The whale sharks spied in one group off the Yucatán Peninsula in Mexico two years ago numbered up to 420 — the largest gathering of the mysterious behemoths ever recorded, scientists said Wednesday (May 25).
The gathering, known as an "afuera" (Spanish for "outside"), occurred in August 2009, when the animals were observed crowded in an elliptical patch of ocean about 7 square miles (18 square kilometers).
The observation was reported by LiveScience in March, but this is the first time scientists have tallied the beasts and reported their extensive analysis of the sharks' food choices and whereabouts.
The whale sharks sailed in to feed on dense patches of fish eggs, the researchers reported online April 29 in the journal PLoS ONE.
"Whale sharks are the largest species of fish in the world, yet they mostly feed on the smallest organisms in the ocean, such as zooplankton," Mike Maslanka, a biologist at the Smithsonian Conservation Biology Institute, said in a statement. [Images of whale sharks]
The study opens a window into the life of one of the largest but least known fish in the ocean. Whale sharks (Rhincodon typus) grow longer than 40 feet (12 meters). They live most of their lives out of sight, leaving many questions about what they eat, how they breed, and where they go (and what they do) when they aren't feeding in shallow-water areas like the Mexican waters.
To get a better idea of what goes on during these feeding frenzies, which have been known to occur over the past few years, the team took dozens of trips to the area. The researchers collected food samples within and outside the school of feeding whale sharks. Using DNA analyses, they identified the fish eggs as those from little tunny (Euthynnus alletteratus), a member of the mackerel family.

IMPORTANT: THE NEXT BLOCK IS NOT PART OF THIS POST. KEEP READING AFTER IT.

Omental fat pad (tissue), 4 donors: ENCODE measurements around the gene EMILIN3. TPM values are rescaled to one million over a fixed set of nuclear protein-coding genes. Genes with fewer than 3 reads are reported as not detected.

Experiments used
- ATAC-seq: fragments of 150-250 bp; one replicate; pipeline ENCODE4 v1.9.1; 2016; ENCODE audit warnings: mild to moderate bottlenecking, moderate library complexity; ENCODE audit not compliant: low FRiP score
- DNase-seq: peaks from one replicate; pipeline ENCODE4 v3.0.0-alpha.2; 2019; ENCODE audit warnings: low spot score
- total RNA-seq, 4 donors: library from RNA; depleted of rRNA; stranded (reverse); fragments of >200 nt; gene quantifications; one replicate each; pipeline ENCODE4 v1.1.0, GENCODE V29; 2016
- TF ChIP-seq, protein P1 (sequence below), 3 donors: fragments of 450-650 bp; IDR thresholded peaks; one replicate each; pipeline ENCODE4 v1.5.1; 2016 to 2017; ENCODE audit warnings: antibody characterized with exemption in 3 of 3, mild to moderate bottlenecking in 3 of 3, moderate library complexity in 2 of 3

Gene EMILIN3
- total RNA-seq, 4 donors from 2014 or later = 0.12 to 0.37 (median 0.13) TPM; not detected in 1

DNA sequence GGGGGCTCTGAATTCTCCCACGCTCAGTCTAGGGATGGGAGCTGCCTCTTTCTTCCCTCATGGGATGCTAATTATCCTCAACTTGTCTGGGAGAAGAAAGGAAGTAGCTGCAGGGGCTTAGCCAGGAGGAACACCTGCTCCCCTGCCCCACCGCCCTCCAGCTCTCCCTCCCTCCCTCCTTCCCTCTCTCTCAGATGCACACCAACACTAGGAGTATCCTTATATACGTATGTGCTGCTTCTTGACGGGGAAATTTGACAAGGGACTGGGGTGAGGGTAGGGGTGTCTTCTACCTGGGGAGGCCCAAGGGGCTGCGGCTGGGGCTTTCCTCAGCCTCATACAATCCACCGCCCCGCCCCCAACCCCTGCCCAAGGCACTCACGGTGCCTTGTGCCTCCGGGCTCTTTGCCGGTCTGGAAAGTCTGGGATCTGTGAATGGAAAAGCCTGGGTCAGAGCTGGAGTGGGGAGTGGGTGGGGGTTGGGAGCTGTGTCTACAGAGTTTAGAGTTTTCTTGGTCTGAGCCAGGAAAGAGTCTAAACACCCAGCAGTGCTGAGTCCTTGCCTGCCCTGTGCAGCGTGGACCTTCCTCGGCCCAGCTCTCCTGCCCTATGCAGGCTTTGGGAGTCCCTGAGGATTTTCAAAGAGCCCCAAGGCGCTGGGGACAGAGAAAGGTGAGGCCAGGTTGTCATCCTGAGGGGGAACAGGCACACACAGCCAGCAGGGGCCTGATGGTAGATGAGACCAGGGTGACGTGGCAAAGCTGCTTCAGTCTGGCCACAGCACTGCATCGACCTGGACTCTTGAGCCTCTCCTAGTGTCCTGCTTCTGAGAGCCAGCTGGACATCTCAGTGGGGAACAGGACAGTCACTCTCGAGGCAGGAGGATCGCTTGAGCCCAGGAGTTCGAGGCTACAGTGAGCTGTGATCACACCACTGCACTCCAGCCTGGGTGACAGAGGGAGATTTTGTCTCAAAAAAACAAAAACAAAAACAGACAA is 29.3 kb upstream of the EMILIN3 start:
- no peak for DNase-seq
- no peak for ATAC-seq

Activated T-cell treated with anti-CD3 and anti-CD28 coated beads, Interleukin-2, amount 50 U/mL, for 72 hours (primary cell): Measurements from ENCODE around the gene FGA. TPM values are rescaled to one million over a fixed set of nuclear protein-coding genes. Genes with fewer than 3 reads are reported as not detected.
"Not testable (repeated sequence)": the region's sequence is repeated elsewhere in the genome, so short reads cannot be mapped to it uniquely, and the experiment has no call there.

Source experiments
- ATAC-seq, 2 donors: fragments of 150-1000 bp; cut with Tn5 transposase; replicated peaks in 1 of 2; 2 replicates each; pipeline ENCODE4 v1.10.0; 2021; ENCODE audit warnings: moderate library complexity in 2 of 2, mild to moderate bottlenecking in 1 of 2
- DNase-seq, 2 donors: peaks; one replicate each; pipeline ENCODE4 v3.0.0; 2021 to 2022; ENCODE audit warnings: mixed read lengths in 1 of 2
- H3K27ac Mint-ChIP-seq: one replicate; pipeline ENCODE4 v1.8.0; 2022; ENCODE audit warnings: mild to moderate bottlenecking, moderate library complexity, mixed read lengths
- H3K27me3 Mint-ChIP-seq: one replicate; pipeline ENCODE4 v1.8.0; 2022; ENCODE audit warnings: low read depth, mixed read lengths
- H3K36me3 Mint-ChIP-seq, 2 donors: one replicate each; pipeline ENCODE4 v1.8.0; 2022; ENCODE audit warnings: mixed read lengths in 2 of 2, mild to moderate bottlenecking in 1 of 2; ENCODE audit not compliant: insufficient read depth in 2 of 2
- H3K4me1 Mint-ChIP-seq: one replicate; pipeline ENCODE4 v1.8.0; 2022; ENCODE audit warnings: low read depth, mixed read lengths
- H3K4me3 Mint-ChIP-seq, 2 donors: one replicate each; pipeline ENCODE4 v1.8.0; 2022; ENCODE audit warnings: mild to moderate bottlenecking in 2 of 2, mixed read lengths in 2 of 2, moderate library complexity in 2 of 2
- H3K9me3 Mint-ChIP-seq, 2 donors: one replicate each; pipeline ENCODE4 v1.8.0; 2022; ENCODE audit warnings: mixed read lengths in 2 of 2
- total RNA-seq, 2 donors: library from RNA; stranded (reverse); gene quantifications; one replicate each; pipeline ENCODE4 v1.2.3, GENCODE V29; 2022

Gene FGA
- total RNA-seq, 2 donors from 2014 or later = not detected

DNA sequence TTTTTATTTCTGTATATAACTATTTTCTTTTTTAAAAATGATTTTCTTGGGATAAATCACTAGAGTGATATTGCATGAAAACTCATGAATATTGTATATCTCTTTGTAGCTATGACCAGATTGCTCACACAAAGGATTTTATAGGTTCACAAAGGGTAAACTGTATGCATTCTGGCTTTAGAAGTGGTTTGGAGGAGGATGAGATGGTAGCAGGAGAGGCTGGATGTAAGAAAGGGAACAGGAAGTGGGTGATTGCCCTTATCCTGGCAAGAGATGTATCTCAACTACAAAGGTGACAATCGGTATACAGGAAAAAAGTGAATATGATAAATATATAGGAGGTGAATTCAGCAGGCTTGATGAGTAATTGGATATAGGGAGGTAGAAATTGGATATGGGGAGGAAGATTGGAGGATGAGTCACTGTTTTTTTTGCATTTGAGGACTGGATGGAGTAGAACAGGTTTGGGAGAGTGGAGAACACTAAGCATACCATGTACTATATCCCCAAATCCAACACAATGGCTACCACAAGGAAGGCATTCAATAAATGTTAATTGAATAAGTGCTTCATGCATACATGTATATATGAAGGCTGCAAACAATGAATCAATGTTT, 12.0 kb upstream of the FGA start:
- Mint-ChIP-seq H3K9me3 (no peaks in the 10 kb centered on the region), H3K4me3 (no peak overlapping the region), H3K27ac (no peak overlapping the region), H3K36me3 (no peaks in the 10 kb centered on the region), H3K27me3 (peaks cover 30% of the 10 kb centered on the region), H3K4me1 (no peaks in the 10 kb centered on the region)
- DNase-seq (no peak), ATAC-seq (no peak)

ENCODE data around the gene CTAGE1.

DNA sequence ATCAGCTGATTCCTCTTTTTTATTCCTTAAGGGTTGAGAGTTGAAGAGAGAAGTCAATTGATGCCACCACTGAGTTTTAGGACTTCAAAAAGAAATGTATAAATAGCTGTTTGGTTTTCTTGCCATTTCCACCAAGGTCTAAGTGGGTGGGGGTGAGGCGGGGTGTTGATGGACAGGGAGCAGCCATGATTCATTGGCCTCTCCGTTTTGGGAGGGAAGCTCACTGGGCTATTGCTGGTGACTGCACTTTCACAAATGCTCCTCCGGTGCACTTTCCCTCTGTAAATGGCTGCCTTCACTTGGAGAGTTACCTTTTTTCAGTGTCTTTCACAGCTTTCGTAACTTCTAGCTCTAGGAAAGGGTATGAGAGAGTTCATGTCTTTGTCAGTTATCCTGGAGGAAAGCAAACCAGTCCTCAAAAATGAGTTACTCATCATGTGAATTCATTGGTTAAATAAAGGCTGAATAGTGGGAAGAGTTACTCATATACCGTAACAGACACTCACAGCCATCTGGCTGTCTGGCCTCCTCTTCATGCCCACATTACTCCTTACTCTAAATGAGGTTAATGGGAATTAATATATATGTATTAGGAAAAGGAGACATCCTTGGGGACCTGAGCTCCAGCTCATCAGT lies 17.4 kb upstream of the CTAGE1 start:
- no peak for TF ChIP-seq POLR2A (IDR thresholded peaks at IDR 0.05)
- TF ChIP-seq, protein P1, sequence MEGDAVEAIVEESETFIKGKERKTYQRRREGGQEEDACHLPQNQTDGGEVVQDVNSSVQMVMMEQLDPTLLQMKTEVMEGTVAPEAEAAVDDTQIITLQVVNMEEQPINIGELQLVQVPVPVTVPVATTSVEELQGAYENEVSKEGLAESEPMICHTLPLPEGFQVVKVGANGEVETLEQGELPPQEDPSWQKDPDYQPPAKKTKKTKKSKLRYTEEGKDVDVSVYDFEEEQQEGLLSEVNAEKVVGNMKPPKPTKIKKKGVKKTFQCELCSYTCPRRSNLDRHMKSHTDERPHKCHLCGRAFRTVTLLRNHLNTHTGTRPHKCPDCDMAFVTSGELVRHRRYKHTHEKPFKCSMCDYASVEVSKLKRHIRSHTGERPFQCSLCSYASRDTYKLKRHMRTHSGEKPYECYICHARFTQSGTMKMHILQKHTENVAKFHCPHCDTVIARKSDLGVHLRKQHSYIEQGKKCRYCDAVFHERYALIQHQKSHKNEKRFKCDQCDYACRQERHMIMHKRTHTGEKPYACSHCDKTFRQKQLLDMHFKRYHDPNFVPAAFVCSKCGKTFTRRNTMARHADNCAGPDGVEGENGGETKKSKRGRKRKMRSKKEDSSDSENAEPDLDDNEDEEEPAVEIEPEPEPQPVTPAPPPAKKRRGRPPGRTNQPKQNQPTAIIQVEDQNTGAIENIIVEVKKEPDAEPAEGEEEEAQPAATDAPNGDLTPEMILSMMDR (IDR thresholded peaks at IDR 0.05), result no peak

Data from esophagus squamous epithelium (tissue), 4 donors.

Scientists suspect the little tunny spawn at night and their eggs rise to the surface in the morning. "The sharks come in and literally swim at surface level with their mouths wide open, just vacuuming in the eggs," Jennifer Schmidt, a biologist at the University of Illinois at Chicago, told LiveScience in March.
Little tunny and plankton may not satiate the whale sharks. The researchers studied a less dense aggregation of whale sharks — this one known as the Cabo Catoche aggregation — off the northern tip of the Yucatán Peninsula. The whale sharks there were feeding on mostly small crustaceans called copepods and shrimp.
Larger afuera gatherings turned out to coincide with a drop in whale-shark sightings at Cabo Catoche. And both groups had the same sex ratio, suggesting these were the same animals traveling between the all-you-can-eat buffets.
"With two significant whale shark aggregation areas and, at the very least, one active spawning ground for little tunny, the northeastern Yucatán marine region is a critical habitat that deserves more concerted conservation effort," Maslanka said.
The whale shark is listed as "vulnerable" by the International Union for Conservation of Nature, and it is protected from capture around the world.
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Jeanna served as editor-in-chief of Live Science. Previously, she was an assistant editor at Scholastic's Science World magazine. Jeanna has an English degree from Salisbury University, a master's degree in biogeochemistry and environmental sciences from the University of Maryland, and a graduate science journalism degree from New York University. She has worked as a biologist in Florida, where she monitored wetlands and did field surveys for endangered species. She also received an ocean sciences journalism fellowship from Woods Hole Oceanographic Institution.